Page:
The S&P 500 Index finished the quarter with a total return of 13.7% while the Dow Jones Industrial Average gained 11.8% and the Nasdaq Composite finished the quarter up the most at 16.8%. All eleven sectors in the S&P 500 posted positive returns during the period. Information Technology and Real Estate were the biggest winners with returns of 19.9% and 17.5%, respectively. Mid-cap stocks outperformed small-cap stocks, which beat large-cap names, but all were up for the quarter. Specifically, the Russell Mid-Cap Index’s 16.5% gain did better than the Russell 2000 Index and the Russell 1000 Index which posted gains of 14.6% and 14.0%, respectively for the quarter. Growth stocks beat their value counterparts, as the Russell 1000 Growth Index rose 16.1% compared to the 11.9% gain of the Russell 1000 Value Index over the same period. Stocks drastically outperformed bonds, with the Barclays Aggregate and the Barclays Long-Term Treasury Index posting 2.9% and 4.7% gains respectively. The US Dollar Index gained 1.2% for the quarter while gold gained 0.3%. Oil gained over the period up 32.4% due to supply concerns.
Despite starting the year off with the longest government shut down in history lasting 35 days, the markets took off. Coming off of the worst quarterly performance in 4Q since 2011, the stock market rebounded, returning the best quarterly performance since 2009. The market reacted well to a more dovish Fed that chose to hold rates steady and reduced their projected interest-rate hikes to zero for the year, down from two previously. The Fed also announced their decision to end their balance sheet reduction program by September. March was a little choppier than January and February with the US 3m-10yr yield curve briefly inverted in March (the first time since 2007) sparking fears of a pending recession. North Korea’s Kim Jong Un met with President Trump in Vietnam in February, but the meeting was cut short and no agreement was reached. China and US trade negotiations have continued to progress with discussions continuing on the final 10% of the deal. No progress has been made on Brexit negations as lawmakers have failed repeatedly to agree on the terms under which the U.K. should leave the bloc. The Attorney General, William Barr, released a letter summarizing the major conclusions in the Mueller report noting that Mueller did not find evidence that the Trump campaign had conspired with Russia to impact the election; however, Mueller did not take a position on whether Trump had obstructed justice.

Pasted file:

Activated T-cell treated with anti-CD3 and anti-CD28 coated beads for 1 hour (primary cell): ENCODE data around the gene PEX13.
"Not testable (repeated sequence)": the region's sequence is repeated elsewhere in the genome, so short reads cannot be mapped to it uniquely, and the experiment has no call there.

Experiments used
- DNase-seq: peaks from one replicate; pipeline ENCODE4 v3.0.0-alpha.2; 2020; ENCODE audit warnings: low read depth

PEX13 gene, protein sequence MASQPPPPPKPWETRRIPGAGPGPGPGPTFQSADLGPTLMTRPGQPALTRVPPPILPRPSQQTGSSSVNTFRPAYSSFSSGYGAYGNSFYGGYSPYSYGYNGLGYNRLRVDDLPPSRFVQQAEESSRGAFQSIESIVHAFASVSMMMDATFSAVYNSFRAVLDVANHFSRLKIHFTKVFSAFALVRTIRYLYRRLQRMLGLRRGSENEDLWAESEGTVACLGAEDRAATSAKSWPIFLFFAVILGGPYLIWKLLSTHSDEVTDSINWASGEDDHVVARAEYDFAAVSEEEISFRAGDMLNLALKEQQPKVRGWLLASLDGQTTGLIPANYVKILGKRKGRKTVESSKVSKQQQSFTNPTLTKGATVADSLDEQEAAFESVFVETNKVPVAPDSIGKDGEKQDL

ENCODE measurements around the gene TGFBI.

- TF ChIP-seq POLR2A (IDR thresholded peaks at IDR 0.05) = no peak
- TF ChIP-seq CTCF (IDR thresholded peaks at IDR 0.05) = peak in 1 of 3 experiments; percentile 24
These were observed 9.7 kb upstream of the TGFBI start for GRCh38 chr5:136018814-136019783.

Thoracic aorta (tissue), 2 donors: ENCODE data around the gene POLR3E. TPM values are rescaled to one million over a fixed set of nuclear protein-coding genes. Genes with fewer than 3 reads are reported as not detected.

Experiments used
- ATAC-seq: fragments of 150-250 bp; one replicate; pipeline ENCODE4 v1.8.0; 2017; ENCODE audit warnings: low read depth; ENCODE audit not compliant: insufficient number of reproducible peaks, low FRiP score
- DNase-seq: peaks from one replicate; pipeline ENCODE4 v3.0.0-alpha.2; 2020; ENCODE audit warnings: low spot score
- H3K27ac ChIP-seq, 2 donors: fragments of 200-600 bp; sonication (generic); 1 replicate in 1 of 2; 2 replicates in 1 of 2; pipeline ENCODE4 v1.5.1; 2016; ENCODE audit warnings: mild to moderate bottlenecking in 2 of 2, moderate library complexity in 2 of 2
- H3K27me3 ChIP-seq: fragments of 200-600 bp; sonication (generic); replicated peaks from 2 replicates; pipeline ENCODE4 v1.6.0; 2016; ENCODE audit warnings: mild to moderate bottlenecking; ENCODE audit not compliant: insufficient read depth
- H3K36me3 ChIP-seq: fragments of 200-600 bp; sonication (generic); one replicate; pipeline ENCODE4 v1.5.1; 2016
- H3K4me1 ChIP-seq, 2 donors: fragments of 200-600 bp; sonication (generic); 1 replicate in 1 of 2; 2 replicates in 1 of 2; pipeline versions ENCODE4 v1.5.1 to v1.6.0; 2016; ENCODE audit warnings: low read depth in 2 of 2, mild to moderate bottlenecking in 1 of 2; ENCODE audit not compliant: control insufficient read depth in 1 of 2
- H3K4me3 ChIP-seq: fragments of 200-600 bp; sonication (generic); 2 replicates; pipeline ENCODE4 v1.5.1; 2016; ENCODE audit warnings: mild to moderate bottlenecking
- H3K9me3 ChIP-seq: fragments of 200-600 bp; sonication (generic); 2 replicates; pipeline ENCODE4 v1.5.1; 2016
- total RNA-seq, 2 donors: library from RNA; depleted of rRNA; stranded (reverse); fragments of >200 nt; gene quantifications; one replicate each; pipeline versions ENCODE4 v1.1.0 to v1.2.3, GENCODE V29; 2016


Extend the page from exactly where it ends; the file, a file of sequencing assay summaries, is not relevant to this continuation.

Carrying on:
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The views expressed in this commentary reflect those of Miller Value Partners analysts as of the date of the commentary. Any views are subject to change at any time based on market or other conditions, and Miller Value Partners disclaims any responsibility to update such views. The information presented should not be considered a recommendation to purchase or sell any security and should not be relied upon as investment advice. It should not be assumed that any purchase or sale decisions will be profitable or will equal the performance of any security mentioned. Past performance is no guarantee of future results.
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